:wink: From the liner notes:
Never have I seen more deadwax than in recent new vinyl and new vinyl reissues....... :shock: :shock:We went to Nashville to cut our album. The original plan was to cut as much material as possible and pick the best of what was cut to make up a regular one-record album. After we finished, we found out that if all the songs were used we might lose some volume if only one record were used. Since it was very important to us that our album was as loud as is technically possible, we had a problem. We had cut everything that we wanted to and everything we had planned on doing and we didn't have anything else that we really wanted to do. We also really liked everything we'd done and didn't want to leave any of the songs out. We couldn't honestly give you more, and we certainly didn't want to give you less, so here is exactly what we did in Nashville----no more and no less. Johnny Winter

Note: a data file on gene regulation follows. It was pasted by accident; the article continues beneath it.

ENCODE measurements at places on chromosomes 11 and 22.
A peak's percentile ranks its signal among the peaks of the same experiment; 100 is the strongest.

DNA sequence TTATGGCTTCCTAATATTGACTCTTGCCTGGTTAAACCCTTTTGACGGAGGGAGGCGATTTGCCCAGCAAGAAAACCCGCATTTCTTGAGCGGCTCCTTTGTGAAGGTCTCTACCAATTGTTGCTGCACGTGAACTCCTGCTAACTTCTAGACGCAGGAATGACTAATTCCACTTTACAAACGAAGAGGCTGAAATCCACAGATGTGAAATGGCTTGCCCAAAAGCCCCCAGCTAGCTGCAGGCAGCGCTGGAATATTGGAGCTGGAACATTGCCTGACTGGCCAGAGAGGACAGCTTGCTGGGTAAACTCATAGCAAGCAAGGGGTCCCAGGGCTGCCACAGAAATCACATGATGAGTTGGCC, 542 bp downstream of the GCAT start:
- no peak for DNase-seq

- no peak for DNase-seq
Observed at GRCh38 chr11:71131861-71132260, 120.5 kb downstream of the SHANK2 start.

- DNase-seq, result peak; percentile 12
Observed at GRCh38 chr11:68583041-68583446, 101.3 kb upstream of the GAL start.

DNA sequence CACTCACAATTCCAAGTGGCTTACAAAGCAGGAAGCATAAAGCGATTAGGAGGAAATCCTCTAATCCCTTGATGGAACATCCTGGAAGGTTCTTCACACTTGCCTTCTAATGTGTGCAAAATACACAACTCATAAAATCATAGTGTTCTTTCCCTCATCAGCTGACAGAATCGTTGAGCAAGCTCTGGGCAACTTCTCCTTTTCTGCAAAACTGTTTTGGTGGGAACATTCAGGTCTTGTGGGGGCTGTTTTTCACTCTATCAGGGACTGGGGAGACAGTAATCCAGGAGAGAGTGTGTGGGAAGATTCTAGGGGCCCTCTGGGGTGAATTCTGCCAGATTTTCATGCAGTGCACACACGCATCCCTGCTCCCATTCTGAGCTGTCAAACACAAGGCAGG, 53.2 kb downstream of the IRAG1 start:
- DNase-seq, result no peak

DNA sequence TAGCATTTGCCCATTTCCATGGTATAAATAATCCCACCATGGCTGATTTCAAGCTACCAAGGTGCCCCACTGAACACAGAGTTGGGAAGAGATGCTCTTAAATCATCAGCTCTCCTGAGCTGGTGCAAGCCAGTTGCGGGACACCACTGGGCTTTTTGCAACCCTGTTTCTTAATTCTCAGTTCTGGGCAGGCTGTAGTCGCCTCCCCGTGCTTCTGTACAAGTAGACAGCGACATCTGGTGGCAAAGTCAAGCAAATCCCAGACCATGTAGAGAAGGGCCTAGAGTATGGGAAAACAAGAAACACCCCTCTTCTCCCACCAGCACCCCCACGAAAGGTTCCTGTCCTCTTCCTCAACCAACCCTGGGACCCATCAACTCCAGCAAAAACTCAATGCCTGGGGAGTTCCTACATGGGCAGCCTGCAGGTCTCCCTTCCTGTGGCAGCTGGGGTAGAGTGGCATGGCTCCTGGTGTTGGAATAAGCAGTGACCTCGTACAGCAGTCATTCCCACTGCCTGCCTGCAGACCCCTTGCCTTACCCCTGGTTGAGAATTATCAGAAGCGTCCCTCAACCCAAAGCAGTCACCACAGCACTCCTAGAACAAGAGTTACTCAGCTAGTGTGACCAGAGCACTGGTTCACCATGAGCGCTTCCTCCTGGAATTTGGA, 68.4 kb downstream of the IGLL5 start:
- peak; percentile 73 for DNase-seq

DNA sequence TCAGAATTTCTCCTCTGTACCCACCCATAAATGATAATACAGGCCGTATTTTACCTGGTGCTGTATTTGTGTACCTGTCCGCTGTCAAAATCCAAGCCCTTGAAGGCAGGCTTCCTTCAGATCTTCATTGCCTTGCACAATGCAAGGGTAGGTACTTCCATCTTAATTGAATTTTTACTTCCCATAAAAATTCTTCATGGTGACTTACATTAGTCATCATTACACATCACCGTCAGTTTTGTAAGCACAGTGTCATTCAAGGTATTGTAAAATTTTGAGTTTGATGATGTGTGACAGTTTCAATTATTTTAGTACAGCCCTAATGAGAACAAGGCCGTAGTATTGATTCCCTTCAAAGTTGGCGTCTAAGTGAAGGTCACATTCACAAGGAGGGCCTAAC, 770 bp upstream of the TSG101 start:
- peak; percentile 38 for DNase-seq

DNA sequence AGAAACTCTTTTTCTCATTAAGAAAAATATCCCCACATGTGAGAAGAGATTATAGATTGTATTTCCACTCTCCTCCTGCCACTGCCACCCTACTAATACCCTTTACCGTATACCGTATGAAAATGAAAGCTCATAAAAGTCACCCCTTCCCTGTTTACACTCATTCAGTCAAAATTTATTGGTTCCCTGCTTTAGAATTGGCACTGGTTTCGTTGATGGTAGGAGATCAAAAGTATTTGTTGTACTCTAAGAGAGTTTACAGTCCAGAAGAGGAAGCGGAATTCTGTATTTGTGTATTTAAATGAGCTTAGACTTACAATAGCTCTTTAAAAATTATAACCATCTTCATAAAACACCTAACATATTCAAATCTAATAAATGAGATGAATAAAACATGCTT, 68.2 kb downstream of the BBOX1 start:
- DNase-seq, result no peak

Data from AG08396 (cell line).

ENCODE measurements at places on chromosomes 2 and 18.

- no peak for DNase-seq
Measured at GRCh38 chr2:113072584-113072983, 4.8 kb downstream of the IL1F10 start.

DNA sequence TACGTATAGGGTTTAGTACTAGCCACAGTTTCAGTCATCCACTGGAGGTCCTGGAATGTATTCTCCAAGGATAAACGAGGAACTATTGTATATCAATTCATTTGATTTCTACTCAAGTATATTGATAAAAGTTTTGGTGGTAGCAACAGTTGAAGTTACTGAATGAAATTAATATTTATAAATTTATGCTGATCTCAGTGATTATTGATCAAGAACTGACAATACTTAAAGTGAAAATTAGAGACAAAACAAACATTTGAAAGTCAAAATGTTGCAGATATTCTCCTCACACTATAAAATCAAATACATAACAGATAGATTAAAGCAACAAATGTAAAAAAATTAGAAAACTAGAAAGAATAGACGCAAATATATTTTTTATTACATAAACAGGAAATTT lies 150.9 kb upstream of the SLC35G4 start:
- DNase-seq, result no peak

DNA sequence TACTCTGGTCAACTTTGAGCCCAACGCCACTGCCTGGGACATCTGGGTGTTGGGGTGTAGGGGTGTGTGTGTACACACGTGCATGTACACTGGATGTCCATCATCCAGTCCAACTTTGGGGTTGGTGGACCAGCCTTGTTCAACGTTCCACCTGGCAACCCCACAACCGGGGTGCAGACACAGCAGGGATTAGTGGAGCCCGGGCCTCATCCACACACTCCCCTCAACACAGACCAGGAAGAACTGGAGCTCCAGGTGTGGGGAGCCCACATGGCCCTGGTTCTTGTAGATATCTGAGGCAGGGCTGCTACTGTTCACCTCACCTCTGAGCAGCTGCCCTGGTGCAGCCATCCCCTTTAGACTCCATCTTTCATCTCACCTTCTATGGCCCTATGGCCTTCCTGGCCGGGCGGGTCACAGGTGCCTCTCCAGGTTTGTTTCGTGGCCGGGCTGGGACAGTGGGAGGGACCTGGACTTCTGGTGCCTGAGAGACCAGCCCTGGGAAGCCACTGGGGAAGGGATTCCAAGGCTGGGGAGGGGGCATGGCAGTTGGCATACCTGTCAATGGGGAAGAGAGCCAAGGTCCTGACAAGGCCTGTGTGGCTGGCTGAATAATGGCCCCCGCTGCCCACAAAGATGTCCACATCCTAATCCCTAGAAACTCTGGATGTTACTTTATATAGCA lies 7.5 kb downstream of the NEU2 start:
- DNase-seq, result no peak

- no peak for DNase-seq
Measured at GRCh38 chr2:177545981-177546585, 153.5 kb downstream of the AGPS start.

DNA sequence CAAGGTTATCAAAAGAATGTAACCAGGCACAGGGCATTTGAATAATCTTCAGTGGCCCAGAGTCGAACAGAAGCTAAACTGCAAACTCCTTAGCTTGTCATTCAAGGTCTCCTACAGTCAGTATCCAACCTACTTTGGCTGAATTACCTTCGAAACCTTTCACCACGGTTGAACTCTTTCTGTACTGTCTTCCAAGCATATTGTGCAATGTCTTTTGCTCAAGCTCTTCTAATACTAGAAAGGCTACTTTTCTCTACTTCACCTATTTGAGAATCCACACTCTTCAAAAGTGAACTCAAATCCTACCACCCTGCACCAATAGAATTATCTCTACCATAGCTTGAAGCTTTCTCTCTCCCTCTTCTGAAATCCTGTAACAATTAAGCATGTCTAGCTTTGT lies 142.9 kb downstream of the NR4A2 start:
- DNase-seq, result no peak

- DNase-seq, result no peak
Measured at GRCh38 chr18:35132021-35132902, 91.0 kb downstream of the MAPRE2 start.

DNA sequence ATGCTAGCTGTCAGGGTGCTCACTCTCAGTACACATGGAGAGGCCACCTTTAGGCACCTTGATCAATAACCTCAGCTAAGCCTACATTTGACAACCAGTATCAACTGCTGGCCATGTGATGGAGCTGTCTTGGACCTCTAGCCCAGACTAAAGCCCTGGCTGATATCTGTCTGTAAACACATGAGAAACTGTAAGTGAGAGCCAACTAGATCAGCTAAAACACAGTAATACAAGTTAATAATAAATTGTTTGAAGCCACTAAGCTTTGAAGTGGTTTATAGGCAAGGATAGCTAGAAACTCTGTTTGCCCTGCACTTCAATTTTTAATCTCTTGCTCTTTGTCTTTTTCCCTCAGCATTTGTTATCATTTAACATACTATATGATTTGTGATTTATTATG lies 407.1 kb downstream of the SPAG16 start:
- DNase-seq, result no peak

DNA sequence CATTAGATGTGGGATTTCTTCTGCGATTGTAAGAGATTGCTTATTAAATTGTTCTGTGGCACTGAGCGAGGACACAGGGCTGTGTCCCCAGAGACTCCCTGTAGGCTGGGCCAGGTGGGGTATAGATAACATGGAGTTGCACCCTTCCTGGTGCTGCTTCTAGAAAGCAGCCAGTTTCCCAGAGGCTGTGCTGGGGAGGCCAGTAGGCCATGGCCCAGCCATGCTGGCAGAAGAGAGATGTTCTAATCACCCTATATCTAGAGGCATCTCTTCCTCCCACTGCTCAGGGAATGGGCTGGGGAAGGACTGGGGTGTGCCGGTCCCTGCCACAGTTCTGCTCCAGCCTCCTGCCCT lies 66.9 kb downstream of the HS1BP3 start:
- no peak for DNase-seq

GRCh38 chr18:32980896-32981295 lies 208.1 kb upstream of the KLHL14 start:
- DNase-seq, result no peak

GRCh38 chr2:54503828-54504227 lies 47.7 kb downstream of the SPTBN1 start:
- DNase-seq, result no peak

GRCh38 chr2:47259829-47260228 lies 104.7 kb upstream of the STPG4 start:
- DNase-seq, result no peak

I included the liner note from another post as it seems that in the past, preserving volume, meant larger amplitude at the origin, needlepoint, necessitating the use of more vinyl realestate which makes perfect sense.
It started with MD's King of Blue deluxe box set vinyl reissue and numerous newer vinyl...... :-k :-k Music that took one side in the past now fitting well within the side of one modern vinyl...... :-k :-k I'm wondering with modern computer control of cutting lathes that we (as vinyl stalwarts) are experiencing the pinnacle of vinyl development...... :-k :-k :-k :-k :-k :-k
An optimal time in frequency vs no / low noise vs volume vs content (minutes) vs.... etc
Is vinyl still subject to "Moore's Law"........ :-k :-k :-k :-k :-k :-k
Fred and curious.... :) The circuit pathways are now subatomic where in history is the "groove".... :D